Australian Embassy Worker Arrested Over Spy Cams Found in Women’s Bathrooms

The discovery raised questions about security and privacy in the government building.
Embassy; government compound; Australia flag
The Australian Embassy in Bangkok, Thailand. The recent discovery of spy cameras in female washrooms located in the high security building has alarmed officials and members of staff. Photo: Jack TAYLOR / AFP

A former employee of the Australian embassy in Bangkok is facing up to a decade in jail after secret spy cameras were discovered in women’s bathrooms located inside the high security government building.

The discovery, which was made late last year, raised questions and concerns about security lapses and privacy breaches in the government building. Australian media outlets reported that multiple cameras were planted facing women’s showers and toilet cubicles. A camera memory card containing images of female embassy staff was also found in a bathroom last year, according to ABC News

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“The issue of dealing with insider threats is always a challenge and always a complex issue,” Matthew Warren, director of the RMIT University Centre for Cyber Security Research and Innovation in Melbourne, told VICE World News. “It is easier to protect against external threats rather than protecting against the actions of trusted staff who have first hand knowledge of the security systems and features within the embassy.”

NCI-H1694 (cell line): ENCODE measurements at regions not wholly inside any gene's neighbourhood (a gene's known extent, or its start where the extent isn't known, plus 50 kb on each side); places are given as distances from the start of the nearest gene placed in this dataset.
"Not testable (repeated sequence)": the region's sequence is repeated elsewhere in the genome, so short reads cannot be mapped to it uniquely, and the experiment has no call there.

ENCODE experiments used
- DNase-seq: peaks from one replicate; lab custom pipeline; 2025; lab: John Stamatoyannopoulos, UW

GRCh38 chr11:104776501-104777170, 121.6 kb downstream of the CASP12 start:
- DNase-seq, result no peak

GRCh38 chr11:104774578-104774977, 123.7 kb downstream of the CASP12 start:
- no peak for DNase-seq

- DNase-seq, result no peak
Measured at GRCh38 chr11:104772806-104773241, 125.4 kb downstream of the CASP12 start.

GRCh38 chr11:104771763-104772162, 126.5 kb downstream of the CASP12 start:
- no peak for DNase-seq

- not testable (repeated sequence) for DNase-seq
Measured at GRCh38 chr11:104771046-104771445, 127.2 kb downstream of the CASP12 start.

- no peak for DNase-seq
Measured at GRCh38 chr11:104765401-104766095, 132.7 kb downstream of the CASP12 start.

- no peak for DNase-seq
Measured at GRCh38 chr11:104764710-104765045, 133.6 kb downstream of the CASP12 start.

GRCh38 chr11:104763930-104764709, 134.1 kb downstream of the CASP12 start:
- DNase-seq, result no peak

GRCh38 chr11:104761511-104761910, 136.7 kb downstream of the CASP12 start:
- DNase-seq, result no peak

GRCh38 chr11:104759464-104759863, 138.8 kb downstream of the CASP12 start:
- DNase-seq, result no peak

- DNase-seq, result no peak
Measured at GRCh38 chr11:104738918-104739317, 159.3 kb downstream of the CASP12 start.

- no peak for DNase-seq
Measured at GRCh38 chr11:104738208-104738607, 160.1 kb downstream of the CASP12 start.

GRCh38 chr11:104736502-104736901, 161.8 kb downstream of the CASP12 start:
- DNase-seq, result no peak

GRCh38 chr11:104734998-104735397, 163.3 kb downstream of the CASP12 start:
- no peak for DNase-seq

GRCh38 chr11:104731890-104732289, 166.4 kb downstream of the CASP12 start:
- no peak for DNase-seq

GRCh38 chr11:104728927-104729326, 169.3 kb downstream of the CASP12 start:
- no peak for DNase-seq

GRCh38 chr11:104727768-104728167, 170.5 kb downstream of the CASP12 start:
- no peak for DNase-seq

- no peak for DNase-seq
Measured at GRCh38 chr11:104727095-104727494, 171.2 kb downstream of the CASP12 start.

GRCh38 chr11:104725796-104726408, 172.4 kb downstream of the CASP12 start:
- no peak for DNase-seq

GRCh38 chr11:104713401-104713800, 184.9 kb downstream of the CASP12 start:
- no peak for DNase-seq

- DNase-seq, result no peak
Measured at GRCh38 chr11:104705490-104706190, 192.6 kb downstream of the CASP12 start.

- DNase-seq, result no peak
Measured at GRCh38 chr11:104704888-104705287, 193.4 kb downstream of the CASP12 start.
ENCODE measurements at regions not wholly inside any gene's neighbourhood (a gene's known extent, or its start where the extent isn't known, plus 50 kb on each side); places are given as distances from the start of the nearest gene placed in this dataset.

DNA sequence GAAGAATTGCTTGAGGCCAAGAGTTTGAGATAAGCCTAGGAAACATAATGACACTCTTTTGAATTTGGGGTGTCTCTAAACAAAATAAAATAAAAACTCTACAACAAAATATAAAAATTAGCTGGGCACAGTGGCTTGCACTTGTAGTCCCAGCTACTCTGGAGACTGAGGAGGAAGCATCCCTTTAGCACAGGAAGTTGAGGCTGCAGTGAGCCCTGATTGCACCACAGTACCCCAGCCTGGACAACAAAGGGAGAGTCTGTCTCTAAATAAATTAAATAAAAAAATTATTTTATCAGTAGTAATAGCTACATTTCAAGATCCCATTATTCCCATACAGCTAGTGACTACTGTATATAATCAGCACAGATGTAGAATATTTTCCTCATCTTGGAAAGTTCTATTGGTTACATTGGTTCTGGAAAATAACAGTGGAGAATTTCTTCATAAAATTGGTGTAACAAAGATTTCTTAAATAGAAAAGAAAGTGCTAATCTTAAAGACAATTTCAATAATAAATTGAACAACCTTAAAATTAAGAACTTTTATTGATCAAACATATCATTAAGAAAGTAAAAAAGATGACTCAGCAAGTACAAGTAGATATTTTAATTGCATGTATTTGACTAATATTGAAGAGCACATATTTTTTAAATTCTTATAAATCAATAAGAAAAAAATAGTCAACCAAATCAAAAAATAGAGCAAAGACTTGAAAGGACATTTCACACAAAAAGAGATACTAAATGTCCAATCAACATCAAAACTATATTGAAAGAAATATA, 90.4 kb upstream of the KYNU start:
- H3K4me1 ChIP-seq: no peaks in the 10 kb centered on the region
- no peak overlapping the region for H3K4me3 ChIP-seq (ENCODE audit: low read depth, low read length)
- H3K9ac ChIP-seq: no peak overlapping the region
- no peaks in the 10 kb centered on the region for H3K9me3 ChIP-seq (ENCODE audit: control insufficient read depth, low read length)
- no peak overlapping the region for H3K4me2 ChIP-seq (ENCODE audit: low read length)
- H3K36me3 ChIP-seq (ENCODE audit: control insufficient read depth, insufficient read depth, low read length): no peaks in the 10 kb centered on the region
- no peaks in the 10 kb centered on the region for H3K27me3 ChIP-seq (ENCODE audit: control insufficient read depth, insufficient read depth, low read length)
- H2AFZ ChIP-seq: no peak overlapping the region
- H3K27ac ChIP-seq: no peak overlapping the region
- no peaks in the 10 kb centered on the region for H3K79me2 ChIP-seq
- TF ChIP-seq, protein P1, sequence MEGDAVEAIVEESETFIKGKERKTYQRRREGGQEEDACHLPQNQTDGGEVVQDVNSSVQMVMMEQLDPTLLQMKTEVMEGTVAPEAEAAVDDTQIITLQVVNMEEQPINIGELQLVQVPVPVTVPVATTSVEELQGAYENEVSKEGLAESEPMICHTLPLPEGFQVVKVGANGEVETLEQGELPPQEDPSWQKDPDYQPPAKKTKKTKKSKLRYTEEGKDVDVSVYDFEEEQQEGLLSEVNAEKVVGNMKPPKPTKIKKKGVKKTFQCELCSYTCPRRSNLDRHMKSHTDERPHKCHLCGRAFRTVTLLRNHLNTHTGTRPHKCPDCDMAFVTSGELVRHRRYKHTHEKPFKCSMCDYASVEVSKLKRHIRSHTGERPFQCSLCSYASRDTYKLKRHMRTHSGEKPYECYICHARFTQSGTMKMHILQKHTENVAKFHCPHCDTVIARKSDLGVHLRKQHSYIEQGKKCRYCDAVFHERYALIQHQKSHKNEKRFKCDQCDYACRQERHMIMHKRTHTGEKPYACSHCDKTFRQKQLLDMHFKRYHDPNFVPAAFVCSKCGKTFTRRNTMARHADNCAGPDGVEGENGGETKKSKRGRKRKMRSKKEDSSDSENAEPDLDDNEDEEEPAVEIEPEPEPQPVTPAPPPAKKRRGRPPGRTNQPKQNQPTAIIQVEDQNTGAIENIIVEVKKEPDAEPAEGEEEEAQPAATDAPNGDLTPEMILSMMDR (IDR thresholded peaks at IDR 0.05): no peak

Royal Thai Police named and identified the suspect as Bank Thamsongsana, an IT worker in his thirties believed to hold dual Australian and Thai citizenship. More than 60 embassy staff, both Thais and Australians, have filed complaints against Thamsongsana and an investigation was continuing, a police officer working on the case told VICE World News. He did not address questions about how long the hidden cameras had been there for and how much footage they had captured.

A spokesperson from the embassy’s department of foreign affairs and trade (DFAT) confirmed the arrest of the “former locally engaged staff member” on Jan. 6. “The welfare and privacy of all staff remains a priority for the department and we continue to provide appropriate support,” the spokesperson said, declining to comment further as it was an “ongoing legal matter”. 

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The Australian embassy building sits near other foreign diplomatic missions like the Japanese embassy. Photo: Jack TAYLOR / AFP

The Australian embassy building sits near other foreign diplomatic missions like the Japanese embassy. Photo: Jack TAYLOR / AFP

Australia’s embassy in Bangkok is one of its largest overseas diplomatic missions.

Warren, who is also a cyber security professor, said authorities have likely undertaken a security review and identified vulnerabilities in the embassy, although toilets and washrooms in the compound would have been considered “low risk areas.”

Thamsongsana has been released on bail and is awaiting formal charges. If convicted of sexual harrassment and public nuisance offences, he could face a prison sentence of up to 10 years. 

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